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Identity & Community

Do Not Take Your Drone Out To The Ballgame

Keith Srakocic
Associated Press

Since about 2013, the use of personal drones has been on the rise; they’ve become more widely available and affordable. But, with that rise comes concerns about safety and privacy, but Allegheny County District Attorney Stephen Zappala said they could be of tremendous help to law enforcement.

Zappala’s office has purchased one drone for the chiefs of police in the North Hills and has a commitment to buy at least two more for other forces.

“What we’re going to use the drones for initially is to look for lost children, autistic children that elope, people with Alzheimer’s, people with dementia and they’ve been used for search and rescue along the rivers,” said Zappala.

Nineteen states have passed bills related to drones and four other states have passed resolutions, according to the National Conference of State Legislators. Pennsylvania is not one of them but legislation is pending in Harrisburg.

“Some of the legislation is referred to as Peeping Tom legislation or voyeurism legislation,” said Zappala. “What I think we’re going to do in Allegheny County is follow a model like in Illinois, create an oversight task force, talk about critical infrastructure, sports and entertainment venues, restricted areas.”

Meantime, the DA’s office has had conversations with officials from PNC Park and Heinz Field, over the concern of drones being flown during games, a practice that is prohibited, but that’s not widely known.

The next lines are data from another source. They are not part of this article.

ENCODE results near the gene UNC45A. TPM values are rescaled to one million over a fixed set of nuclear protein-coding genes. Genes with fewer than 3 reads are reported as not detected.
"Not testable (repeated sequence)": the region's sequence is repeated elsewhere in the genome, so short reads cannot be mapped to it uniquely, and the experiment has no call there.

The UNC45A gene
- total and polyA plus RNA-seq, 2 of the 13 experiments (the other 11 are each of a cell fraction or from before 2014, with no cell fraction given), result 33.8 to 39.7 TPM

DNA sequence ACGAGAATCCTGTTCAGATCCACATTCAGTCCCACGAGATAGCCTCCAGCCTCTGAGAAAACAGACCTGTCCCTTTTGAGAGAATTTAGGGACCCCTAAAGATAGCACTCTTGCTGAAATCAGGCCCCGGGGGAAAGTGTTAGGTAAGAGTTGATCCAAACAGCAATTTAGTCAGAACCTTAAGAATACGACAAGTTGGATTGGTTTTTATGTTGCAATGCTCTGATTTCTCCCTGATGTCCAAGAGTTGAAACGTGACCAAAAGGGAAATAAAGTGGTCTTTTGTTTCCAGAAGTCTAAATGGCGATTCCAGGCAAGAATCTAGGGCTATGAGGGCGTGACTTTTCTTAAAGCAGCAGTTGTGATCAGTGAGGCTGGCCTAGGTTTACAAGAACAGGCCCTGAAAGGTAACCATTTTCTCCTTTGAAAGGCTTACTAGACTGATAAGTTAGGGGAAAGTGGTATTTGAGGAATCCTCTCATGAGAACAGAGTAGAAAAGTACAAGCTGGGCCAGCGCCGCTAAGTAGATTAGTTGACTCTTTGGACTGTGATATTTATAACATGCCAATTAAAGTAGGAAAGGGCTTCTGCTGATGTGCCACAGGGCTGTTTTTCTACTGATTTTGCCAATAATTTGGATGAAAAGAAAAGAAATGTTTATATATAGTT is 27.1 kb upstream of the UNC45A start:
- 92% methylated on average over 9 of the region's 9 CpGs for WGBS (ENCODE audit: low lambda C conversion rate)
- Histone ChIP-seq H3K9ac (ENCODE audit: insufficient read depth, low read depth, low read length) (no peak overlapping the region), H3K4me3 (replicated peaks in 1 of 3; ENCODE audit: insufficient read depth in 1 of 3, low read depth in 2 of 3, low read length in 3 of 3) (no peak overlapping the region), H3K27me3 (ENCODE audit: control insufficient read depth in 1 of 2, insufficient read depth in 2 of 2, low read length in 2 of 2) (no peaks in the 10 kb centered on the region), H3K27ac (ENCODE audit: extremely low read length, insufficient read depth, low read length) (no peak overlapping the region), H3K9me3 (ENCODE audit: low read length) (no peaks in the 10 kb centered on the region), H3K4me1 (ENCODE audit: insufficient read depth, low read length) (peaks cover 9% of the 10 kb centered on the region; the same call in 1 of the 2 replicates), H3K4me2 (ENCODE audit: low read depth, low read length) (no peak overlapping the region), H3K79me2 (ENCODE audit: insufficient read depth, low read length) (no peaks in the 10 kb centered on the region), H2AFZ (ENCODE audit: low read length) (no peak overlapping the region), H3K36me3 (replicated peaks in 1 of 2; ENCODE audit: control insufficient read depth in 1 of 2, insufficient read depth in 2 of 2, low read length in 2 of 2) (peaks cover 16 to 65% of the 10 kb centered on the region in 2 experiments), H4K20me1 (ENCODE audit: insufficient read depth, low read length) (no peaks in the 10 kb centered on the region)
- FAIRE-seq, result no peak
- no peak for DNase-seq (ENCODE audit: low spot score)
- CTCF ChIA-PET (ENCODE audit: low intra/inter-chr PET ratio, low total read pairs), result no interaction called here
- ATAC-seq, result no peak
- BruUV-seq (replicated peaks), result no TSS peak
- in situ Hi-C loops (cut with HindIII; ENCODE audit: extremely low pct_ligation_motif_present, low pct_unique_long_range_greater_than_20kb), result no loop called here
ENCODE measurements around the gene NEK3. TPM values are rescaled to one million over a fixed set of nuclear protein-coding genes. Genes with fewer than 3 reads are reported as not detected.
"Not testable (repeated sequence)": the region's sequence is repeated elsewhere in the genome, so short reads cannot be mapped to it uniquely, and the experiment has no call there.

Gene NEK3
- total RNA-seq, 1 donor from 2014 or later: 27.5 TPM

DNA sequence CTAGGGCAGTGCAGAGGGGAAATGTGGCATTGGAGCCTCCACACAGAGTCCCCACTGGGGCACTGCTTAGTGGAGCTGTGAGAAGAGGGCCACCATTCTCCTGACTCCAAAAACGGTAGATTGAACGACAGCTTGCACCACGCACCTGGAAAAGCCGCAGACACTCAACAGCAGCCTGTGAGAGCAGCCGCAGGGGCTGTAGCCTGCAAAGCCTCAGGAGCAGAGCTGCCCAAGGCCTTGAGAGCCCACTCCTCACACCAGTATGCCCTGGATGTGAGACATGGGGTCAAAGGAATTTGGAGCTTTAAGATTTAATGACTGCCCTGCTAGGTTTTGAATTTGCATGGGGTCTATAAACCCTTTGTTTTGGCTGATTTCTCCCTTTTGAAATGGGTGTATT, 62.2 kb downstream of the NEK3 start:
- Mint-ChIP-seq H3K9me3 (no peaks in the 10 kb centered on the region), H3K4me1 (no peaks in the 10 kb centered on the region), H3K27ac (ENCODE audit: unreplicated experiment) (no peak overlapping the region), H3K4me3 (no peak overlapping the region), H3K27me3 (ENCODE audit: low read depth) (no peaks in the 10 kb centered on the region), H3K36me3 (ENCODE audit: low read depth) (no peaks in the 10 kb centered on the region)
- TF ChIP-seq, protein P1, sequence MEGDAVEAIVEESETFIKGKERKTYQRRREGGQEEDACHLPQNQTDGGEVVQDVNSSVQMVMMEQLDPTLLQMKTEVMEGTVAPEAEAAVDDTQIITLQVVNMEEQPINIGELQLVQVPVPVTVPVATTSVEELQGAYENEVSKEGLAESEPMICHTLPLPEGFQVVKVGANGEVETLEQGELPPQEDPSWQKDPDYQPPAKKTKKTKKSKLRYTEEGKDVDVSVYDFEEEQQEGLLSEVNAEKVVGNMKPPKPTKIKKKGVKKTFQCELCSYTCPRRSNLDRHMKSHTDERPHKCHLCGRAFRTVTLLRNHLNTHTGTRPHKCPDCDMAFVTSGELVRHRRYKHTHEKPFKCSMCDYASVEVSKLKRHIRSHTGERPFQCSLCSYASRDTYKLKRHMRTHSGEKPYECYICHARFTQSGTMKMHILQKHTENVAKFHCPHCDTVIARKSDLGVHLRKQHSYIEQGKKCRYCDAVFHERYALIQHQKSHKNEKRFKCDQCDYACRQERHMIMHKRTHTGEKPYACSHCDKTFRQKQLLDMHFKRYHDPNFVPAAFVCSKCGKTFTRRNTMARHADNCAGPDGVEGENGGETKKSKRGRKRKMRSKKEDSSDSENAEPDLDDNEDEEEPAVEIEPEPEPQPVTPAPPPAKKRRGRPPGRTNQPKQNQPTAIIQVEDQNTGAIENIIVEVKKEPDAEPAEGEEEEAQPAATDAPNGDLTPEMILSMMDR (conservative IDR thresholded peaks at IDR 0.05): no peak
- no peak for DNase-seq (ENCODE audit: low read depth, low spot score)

“When the Pirates are playing or when the Steelers are playing those venues have more than 30,000 seats, you can’t come within three miles of those venues,” said Zappala.

More likely than not, a drone-operator would want to send one over games for the photo opportunities or to see game play. But, Zappala said drones also pose a threat, as they can be used for violence. Flying a drone during a game would be considered a reckless act, said Zappala, and would come with a list of criminal charges.

“Possession of an instrument of crime, recklessly endangering another person, threat to use weapon of mass destruction, terrorism, causing a catastrophe, risking a catastrophe, criminal mischief, criminal trespass, disorderly conduct – if somebody gets hurt, we’re talking homicide potentially.

Zappala said that in 2013 Pennsylvania lawmakers floated a bill that would have enacted a moratorium on drone use, but it failed and this summer another was introduced that would limit drone use. He said he expects the topic will come up again.